Fact Check

Is This Photo of a Giant Furniture 'Horse Shelter' Real?

Photograph shows horses beneath giant furniture supposedly constructed to skirt a prohibition against building a horse shelter.

Published Nov 29, 2012

Updated May 20, 2014
Claim:
Photograph shows horses beneath giant furniture constructed to skirt a prohibition against building a shelter.

We first collected this rumor off the internet in 2003:

Fantastic! The farmer made this giant table and chairs after being refused permission to build a shelter for his horses! No permission was required for the giant furniture!


Click to enlarge

Photographs of these horses standing in a meadow beneath an outsized table and chairs have been circulating on the Internet since 2003, typically accompanied by the claim that the unusually large furniture was constructed by a farmer as a way of working around a local ordinance that prohibited him from building a shelter for the animals. Although the photographs are real, the claim about the giant furnishings' having originated as a way of skirting the law is a bit of fiction: the structures were built to serve the dual purpose of providing some shelter for the equines and serving as a visual advertisement for their owner's business.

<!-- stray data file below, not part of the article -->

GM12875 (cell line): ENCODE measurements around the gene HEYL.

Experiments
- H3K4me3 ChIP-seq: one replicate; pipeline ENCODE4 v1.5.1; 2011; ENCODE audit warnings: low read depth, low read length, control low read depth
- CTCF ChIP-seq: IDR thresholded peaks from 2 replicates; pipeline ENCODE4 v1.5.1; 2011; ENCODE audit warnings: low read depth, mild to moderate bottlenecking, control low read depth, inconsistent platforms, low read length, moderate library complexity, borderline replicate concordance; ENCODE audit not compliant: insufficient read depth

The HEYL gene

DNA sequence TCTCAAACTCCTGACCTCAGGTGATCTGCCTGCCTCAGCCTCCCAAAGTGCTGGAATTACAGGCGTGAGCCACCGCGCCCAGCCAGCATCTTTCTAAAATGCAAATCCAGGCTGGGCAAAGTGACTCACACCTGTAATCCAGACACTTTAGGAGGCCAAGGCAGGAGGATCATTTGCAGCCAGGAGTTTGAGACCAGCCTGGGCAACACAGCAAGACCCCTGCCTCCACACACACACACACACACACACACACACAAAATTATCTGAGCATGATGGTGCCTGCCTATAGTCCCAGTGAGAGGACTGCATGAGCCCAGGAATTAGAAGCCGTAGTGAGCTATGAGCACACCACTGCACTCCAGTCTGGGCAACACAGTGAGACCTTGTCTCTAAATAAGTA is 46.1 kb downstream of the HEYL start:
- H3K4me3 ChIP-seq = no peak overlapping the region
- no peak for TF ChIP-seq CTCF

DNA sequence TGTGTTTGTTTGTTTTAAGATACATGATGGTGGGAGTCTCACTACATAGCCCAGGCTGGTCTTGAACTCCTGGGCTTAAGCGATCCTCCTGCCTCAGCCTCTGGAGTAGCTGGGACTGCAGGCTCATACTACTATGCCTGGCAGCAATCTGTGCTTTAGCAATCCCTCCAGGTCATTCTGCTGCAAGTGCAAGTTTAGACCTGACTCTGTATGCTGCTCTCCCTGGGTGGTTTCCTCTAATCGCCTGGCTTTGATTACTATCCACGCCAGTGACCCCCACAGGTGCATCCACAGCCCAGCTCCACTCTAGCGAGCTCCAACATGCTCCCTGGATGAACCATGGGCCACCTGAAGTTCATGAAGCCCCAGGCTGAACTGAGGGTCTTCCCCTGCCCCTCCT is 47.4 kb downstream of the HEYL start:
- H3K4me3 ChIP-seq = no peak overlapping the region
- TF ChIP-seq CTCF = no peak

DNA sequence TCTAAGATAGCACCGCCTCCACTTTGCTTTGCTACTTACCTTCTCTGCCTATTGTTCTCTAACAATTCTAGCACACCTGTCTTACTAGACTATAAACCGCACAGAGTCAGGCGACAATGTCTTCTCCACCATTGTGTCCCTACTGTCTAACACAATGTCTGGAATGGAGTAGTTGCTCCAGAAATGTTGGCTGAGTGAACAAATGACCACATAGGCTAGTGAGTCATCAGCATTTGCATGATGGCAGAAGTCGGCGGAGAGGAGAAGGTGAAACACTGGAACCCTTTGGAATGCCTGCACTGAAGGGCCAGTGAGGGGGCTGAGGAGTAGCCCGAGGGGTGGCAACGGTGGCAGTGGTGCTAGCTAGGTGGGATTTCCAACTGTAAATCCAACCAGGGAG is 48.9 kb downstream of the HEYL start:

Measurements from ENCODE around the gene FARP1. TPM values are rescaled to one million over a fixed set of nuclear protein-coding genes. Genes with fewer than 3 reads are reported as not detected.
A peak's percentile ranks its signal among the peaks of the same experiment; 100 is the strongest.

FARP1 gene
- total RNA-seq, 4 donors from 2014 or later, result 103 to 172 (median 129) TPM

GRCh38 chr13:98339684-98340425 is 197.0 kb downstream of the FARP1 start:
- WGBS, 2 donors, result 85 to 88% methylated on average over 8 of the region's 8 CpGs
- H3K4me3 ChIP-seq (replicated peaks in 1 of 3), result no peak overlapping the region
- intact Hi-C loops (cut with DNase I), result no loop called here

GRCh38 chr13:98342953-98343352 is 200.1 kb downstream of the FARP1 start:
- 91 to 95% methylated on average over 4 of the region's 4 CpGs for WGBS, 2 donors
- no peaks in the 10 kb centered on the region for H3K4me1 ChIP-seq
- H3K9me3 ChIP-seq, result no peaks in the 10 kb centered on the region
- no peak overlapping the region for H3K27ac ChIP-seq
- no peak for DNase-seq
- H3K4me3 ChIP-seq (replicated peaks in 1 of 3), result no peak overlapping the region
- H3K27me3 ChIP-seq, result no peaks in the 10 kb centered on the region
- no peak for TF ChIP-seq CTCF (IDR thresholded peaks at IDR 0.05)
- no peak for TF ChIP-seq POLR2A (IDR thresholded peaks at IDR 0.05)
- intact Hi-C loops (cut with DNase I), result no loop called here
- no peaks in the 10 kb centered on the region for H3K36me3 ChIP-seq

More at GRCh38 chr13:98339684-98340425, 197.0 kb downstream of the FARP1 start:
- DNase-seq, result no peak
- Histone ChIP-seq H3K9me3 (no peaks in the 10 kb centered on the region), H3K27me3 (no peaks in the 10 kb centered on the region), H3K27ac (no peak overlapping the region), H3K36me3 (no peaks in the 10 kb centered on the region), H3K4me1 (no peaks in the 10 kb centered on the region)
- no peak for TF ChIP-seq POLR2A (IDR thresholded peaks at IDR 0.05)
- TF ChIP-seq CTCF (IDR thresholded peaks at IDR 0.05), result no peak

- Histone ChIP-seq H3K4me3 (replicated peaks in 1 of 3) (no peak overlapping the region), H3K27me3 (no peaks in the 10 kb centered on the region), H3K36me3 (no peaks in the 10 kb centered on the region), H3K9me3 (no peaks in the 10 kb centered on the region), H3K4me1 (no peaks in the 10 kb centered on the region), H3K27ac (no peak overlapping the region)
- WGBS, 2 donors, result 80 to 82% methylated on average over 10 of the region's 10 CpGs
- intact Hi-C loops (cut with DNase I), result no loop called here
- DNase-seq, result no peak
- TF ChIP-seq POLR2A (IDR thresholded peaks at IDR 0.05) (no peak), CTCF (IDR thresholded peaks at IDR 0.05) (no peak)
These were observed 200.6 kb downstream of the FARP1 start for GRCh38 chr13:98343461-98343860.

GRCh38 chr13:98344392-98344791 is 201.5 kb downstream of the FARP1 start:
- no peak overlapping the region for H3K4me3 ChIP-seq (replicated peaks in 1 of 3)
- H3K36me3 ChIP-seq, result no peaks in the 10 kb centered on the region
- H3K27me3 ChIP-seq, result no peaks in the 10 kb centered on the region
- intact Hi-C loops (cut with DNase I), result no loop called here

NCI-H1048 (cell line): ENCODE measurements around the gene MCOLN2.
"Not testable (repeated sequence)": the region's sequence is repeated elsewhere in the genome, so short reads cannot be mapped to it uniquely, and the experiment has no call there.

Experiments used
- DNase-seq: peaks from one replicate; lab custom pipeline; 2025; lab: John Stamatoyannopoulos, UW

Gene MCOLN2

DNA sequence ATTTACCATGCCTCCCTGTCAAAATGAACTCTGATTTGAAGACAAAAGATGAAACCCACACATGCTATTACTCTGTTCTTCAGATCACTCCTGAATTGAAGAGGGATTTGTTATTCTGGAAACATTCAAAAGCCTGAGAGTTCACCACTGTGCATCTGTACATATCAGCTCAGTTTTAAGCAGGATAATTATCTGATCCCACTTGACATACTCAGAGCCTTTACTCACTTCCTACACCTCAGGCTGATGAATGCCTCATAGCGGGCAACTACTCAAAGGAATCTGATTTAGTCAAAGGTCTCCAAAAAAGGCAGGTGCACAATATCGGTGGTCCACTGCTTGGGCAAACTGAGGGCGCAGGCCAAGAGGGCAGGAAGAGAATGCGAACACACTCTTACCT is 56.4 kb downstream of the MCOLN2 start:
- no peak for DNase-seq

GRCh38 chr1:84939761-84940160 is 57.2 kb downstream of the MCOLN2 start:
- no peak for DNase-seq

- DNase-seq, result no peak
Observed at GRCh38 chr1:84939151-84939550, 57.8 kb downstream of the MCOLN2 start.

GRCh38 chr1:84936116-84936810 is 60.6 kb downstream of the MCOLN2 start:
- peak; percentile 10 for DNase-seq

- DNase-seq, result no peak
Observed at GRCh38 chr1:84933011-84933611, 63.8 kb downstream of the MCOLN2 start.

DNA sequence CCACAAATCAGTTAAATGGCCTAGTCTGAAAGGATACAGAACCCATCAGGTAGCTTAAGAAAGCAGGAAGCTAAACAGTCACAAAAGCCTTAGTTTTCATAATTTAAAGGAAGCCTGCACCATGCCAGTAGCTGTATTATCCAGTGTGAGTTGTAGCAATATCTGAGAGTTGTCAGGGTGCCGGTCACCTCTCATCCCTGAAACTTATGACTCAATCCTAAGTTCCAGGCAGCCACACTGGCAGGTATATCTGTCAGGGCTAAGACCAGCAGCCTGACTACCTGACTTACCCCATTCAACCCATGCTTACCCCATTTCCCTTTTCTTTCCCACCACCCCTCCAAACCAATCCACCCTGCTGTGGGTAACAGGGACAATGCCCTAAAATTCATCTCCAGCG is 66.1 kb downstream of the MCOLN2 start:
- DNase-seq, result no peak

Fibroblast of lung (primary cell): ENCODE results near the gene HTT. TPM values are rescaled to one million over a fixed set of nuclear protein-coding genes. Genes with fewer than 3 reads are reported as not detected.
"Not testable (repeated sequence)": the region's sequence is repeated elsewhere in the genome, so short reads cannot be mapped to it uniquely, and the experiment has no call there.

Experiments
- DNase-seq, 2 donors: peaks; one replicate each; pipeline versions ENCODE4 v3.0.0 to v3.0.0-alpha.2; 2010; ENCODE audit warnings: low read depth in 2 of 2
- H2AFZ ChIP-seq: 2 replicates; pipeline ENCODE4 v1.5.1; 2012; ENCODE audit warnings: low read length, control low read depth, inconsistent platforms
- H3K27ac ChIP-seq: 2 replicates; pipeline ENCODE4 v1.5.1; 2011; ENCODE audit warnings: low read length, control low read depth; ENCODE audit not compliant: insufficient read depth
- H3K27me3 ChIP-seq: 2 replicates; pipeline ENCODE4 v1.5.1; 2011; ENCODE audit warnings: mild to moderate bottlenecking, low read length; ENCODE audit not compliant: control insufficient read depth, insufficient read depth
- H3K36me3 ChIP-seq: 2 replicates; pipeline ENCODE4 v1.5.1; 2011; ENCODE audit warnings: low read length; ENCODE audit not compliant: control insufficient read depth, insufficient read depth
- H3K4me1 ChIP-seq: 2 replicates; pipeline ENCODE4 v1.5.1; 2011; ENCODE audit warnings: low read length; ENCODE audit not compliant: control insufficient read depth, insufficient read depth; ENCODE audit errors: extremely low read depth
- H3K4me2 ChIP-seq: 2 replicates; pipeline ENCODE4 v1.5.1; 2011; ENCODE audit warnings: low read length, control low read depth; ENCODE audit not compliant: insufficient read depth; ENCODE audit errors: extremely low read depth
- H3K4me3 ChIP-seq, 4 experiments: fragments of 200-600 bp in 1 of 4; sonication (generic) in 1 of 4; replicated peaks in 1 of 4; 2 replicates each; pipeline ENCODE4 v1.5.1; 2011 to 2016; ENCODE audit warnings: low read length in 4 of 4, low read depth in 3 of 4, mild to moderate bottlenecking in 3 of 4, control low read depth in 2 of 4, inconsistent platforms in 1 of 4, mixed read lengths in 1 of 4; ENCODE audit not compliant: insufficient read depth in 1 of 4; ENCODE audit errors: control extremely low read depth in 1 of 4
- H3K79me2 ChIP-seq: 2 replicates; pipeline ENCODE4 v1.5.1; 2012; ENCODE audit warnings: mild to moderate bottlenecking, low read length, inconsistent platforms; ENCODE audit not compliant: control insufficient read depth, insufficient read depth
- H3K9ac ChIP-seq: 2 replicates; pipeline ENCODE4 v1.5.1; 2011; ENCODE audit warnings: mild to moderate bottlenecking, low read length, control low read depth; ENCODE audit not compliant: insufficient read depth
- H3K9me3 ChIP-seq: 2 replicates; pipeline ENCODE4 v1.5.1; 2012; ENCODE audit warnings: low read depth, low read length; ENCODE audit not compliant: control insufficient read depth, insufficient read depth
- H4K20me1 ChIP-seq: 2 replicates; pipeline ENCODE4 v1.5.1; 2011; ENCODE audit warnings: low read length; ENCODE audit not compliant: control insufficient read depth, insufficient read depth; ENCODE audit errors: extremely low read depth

When Time magazine featured a photograph of this tableau in June 2003, it was captioned thusly:

Three horses try to hide from the rain under an oversized table and chair in a pasture near Doellstaedt, eastern Germany. The huge garden furniture was installed by a local wood merchant to promote his products.

Likewise, several photographs of the same scene which were snapped by an Associated Press photographer in July 2004 bore similar captions:

Two horses stand under a gigantic table and chair during intense rainfalls in Doellstaedt near Erfurt, eastern Germany, on Wednesday, July 24, 2002. Timber merchant Jens Braun built the unusual furniture as a shelter for his horses.

Several additional pictures of the giant-sized pieces of furniture (with and without horses) and an overhead aerial view of the structures can be seen here.

Sources

McAllister, Edward.   "EPA to Test Water Near Penn. Fracking Site."     Reuters.   19 January 2012.

Updates

Update [20 May 2014]: This article has been updated.

Update [14 June 2021]: This article has been reformatted.

David Mikkelson founded the site now known as snopes.com back in 1994.

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